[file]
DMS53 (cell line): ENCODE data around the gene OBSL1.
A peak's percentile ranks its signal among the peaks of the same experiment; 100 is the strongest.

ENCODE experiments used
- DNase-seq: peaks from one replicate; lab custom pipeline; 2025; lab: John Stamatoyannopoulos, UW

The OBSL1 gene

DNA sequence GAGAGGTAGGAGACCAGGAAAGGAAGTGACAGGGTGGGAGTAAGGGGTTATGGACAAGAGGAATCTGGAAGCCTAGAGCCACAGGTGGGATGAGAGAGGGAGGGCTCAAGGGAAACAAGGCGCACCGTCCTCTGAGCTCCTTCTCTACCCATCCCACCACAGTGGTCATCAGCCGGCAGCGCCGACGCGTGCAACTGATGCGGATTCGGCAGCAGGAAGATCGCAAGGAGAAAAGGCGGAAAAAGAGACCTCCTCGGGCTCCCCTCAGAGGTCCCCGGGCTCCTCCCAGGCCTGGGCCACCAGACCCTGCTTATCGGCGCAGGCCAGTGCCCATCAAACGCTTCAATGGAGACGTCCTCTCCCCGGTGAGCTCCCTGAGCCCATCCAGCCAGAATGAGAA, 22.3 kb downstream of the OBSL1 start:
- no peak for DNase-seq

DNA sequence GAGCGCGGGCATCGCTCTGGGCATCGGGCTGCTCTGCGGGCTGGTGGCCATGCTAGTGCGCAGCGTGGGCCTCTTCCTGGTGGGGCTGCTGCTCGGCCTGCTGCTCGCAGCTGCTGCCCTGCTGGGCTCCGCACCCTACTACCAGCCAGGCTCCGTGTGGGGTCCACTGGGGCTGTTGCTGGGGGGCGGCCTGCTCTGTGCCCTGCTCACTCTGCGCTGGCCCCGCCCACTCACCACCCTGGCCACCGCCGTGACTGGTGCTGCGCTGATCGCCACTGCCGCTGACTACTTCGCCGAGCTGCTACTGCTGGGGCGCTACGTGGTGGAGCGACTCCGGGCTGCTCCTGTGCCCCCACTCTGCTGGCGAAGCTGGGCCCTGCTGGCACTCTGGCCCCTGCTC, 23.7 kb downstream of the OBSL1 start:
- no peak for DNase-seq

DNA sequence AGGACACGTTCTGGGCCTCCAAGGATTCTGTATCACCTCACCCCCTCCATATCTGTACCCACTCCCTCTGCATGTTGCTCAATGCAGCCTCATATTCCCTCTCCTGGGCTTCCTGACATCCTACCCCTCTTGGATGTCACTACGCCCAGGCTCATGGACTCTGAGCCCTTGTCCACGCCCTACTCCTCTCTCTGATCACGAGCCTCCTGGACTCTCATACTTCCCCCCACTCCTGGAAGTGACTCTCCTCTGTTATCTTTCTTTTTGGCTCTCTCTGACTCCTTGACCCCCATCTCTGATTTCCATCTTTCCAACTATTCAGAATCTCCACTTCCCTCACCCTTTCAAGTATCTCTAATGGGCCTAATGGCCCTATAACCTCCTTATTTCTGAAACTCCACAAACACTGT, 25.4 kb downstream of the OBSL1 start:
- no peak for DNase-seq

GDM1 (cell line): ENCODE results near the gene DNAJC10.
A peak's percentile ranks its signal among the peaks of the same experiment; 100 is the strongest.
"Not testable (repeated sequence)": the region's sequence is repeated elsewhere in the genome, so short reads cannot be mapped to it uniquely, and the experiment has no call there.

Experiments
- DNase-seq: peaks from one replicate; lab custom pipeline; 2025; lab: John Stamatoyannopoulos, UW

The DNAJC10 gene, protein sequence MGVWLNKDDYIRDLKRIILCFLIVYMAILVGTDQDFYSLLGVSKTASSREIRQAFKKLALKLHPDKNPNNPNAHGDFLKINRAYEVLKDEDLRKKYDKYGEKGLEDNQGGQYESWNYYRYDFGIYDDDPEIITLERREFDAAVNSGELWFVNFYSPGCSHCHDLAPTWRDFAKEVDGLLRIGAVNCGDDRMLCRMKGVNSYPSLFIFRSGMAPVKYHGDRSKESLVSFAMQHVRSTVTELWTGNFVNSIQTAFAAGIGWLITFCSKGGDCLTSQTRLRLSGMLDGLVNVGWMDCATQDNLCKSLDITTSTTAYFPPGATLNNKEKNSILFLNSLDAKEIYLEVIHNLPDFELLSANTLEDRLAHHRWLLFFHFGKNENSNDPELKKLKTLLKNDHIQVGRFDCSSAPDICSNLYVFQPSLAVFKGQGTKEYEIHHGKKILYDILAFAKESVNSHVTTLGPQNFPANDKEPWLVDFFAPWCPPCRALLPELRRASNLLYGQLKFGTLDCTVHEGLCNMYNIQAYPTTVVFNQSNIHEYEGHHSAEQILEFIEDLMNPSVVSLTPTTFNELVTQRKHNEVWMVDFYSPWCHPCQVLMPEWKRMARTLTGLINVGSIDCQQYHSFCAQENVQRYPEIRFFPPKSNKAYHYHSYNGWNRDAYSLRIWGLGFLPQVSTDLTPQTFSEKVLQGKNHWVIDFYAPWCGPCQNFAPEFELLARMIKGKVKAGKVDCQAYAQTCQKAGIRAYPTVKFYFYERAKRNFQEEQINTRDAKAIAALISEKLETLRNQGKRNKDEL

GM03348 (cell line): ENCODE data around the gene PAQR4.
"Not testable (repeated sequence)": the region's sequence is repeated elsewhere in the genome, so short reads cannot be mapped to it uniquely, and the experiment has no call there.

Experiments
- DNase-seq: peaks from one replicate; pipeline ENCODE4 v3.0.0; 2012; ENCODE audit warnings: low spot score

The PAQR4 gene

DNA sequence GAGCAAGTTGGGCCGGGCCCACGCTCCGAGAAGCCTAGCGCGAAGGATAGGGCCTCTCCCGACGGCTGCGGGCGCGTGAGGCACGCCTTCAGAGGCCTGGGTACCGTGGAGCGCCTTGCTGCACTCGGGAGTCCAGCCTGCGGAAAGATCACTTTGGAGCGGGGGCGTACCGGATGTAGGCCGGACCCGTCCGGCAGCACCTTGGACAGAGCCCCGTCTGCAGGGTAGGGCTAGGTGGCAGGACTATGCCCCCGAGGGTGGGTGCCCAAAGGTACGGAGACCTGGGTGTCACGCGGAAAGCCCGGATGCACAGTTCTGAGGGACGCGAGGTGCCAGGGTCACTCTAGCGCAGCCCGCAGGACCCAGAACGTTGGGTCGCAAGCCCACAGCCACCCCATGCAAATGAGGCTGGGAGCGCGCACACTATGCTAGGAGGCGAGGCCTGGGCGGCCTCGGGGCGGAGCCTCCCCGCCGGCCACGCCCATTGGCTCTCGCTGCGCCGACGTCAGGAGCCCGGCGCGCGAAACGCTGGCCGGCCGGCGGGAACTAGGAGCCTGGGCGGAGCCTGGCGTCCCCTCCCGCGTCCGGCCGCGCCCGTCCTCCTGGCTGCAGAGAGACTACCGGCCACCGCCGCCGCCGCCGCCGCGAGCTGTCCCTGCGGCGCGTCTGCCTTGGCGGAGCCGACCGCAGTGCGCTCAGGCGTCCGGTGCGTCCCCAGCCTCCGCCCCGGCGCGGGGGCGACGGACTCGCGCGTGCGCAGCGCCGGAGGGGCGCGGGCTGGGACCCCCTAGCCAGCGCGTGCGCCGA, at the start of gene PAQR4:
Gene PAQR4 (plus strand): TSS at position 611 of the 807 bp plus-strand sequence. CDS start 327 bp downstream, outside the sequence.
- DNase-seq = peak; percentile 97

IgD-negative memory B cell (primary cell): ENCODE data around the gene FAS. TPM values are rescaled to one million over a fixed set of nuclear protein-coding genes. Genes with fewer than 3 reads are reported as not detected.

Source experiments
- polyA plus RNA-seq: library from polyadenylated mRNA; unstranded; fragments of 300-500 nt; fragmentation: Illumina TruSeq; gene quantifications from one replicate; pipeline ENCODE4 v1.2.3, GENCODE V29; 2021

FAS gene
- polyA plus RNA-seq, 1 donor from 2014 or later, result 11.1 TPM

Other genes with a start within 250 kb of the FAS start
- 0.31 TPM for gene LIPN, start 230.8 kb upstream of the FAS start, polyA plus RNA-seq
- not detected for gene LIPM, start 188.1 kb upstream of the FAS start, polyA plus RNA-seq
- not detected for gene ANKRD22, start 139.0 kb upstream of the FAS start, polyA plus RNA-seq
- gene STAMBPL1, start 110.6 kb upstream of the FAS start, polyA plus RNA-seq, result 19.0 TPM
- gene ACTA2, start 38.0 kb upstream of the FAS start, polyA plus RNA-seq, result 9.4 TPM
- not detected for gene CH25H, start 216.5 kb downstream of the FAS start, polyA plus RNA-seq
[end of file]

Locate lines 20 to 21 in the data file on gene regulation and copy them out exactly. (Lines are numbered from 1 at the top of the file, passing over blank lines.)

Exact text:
Experiments
- DNase-seq: peaks from one replicate; pipeline ENCODE4 v3.0.0; 2012; ENCODE audit warnings: low spot score